Research has consistently shown that the best way of improving school education is to improve the quality of teaching. This is an urgent task in NSW where school results have been going backwards compared to other countries and other parts of Australia.
Earlier this month, prior to the start of the school year, I released a policy for lifting the status and quality of the State’s teaching profession: measuring teacher performance and paying them accordingly; salary bonuses of up to $50,000 for high-quality teachers; removing under-performing teachers from the system; and lifting teacher training qualifications and attainment.
Today I am releasing further measures to get the very best people into the profession and to improve teaching methods in NSW. Pauline Hanson’s One Nation has no higher priority for the State than turning around the decline in teacher quality and classroom results.
Better Teachers for Better Schools
Due to the dominance of the NSW Teachers Federation in determining policy under both Labor and Coalition Governments, the full merit selection of teachers has not been implemented. NSW is not getting the best available teachers into the classroom – a betrayal of students’ interests.
One Nation will ensure all teacher vacancies are treated as ‘merit positions’, that is, advertised and subject to merit-based selection. Currently, only 50 percent of government school vacancies are treated this way. The remainder are handled in-house (often by seniority criteria) or centrally appointed by the Department. In a schools system that’s going backwards in its academic results, we can no longer afford this kind of recruitment policy. The best teacher for the job must get the job, for every vacancy. The future of our young people is at stake.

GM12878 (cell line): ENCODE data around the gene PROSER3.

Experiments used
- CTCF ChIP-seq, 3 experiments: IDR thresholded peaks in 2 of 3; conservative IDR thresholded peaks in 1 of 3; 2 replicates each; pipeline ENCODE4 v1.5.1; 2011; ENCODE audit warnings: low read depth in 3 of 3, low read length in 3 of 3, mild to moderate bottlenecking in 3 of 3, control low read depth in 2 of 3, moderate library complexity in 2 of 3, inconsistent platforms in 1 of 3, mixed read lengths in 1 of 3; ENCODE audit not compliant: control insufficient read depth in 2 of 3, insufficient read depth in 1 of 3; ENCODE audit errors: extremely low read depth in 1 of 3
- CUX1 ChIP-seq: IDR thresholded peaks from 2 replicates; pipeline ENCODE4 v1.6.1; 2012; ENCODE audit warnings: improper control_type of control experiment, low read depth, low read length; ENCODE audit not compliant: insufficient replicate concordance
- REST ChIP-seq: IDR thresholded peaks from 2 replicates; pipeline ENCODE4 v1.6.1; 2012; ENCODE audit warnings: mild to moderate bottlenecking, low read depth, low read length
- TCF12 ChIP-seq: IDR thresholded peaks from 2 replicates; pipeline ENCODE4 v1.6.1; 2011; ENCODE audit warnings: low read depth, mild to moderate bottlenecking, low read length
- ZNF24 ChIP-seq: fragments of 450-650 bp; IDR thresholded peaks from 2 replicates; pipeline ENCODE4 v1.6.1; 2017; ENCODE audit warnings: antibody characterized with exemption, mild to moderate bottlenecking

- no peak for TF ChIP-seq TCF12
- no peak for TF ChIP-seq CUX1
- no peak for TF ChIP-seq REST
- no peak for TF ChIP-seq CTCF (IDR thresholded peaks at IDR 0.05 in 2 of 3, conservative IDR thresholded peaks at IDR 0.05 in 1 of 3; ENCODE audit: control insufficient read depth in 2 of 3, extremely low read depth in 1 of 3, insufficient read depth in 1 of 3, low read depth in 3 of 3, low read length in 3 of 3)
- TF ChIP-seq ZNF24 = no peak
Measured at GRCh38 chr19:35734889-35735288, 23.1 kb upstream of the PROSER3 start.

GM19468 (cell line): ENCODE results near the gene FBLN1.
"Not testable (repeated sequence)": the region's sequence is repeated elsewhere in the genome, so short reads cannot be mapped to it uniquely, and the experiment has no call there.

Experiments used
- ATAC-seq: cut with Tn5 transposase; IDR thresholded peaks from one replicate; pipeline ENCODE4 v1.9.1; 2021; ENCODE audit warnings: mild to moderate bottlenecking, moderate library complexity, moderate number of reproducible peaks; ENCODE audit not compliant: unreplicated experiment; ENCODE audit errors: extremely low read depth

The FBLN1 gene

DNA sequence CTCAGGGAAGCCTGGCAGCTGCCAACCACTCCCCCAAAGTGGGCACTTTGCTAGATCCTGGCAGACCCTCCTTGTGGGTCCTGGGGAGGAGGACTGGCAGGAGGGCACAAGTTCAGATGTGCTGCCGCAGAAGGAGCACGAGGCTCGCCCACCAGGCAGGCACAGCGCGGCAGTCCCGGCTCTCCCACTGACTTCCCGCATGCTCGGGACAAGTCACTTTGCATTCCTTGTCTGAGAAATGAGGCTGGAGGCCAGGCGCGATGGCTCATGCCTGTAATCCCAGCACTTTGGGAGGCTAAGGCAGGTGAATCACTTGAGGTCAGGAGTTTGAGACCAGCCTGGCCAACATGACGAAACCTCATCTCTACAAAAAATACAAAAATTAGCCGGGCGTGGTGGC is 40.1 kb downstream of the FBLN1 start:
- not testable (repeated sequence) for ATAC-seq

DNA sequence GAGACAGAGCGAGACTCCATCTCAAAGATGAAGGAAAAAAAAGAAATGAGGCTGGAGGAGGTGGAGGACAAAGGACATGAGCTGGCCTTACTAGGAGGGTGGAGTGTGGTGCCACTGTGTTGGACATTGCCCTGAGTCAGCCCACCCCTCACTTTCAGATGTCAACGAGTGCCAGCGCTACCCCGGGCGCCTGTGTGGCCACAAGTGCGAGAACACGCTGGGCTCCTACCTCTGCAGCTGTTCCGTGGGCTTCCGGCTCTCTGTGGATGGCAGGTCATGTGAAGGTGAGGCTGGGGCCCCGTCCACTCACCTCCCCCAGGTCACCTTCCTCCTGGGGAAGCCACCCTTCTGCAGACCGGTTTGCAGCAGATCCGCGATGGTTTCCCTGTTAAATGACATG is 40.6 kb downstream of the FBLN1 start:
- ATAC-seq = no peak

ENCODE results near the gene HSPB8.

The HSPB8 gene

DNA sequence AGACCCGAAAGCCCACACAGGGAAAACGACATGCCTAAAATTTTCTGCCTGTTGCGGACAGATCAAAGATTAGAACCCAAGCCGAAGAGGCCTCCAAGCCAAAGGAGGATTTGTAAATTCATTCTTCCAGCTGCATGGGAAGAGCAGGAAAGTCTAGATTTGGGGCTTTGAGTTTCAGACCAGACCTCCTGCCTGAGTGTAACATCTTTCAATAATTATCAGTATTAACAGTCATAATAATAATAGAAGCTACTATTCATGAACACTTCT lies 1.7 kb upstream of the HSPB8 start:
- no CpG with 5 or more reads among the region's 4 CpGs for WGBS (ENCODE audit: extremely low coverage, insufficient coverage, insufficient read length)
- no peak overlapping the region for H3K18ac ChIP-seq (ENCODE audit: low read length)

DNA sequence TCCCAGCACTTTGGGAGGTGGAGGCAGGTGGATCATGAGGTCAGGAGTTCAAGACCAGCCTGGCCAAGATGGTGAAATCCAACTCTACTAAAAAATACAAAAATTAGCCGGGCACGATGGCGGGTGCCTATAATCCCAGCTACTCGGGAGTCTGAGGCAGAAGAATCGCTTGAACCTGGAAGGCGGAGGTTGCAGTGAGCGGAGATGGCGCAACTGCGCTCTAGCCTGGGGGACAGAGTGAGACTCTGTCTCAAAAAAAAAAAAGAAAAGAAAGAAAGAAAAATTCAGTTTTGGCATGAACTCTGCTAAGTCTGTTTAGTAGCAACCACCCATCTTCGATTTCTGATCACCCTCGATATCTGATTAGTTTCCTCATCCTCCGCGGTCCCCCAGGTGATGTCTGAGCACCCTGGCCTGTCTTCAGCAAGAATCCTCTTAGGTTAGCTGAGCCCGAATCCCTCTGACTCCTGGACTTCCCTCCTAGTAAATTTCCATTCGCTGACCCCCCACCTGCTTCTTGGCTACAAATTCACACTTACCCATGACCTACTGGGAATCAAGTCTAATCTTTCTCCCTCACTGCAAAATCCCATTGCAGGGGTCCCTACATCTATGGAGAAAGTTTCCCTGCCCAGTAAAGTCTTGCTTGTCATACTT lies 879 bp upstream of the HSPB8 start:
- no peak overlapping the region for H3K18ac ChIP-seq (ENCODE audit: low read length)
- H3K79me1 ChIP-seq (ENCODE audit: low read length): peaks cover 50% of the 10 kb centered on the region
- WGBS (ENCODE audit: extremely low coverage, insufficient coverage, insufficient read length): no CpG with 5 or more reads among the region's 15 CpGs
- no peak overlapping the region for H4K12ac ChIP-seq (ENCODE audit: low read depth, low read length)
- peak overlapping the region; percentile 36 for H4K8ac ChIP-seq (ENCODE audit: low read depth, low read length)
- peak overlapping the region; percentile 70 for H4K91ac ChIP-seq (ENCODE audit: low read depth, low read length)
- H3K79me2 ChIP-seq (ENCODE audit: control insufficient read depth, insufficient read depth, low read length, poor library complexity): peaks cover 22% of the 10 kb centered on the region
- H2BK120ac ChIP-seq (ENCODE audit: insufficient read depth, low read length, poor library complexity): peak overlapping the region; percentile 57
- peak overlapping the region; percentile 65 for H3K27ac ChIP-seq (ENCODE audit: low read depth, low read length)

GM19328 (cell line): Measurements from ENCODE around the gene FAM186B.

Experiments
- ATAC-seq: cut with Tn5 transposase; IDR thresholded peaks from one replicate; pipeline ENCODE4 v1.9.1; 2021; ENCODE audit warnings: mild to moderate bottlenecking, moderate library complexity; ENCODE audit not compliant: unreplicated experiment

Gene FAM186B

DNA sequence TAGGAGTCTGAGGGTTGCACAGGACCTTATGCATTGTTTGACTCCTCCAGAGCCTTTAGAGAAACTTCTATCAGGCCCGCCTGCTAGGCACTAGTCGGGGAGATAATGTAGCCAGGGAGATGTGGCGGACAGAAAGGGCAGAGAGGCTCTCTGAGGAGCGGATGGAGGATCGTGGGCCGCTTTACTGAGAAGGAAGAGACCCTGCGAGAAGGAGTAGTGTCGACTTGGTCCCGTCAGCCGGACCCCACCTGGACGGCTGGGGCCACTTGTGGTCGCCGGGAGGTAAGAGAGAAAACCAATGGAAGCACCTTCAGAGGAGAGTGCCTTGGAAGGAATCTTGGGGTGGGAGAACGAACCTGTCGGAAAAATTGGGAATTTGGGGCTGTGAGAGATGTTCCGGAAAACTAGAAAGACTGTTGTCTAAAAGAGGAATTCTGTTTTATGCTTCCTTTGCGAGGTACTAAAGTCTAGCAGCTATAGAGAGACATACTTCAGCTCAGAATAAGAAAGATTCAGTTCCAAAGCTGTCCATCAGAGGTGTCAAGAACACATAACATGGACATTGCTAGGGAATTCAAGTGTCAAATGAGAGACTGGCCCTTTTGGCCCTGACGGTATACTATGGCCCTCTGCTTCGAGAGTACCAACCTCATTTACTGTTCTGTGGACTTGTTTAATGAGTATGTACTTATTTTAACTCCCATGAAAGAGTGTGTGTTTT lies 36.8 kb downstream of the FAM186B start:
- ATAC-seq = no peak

In moving further away from the merit-based selection of teachers, in December 2018 the Education Department Secretary, Mark Scott, introduced a ‘Diversity and Inclusion Strategy’. This gives employment preference to selected groups based on identity politics, including “Aboriginal people”, “culturally and linguistically diverse people”, “sexual orientation” and “women in leadership”.
That is, Scott is more interested in political correctness and virtue signaling than recruiting and promoting teachers solely on ability. Tragically, he is doing to NSW schools what he did to the ABC as its managing director: turning it into a Leftist sinkhole. One Nation will abolish the new ‘Diversity and Inclusion Strategy’ and restore merit-based practices across the Department.
One Nation will also ensure that NSW participates in the successful Teach For Australia program (another meritorious policy opposed by the Teachers Federation). Teach For Australia is a public/private collaboration aimed at recruiting high-quality people from outside the teaching profession (such as businesspeople and other professionals) into classroom teaching, targeting the needs of disadvantaged schools.
After a two-year secondment period (including intensive training in preparation for the classroom) 50 percent of participants stay with a teaching career, boosting quality and equity in our schools. The Federal, Northern Territory, Victorian and Western Australian Governments are involved in Teach For Australia, but not NSW. It is sponsored by highly successful charitable organisations such as the Paul Ramsay Foundation.
It is a tragedy for disadvantaged schooling in NSW that the trade union has convinced governments not to allow ‘outsiders’ into our classrooms. The interests of union membership numbers have been placed ahead of the interests of needy students.
One Nation will correct this injustice. NSW should join the Teach for Australia program, bringing the best people from outside the teaching profession into schools – in particular, targeting the needs of ‘hard-to-staff’ disadvantaged schools.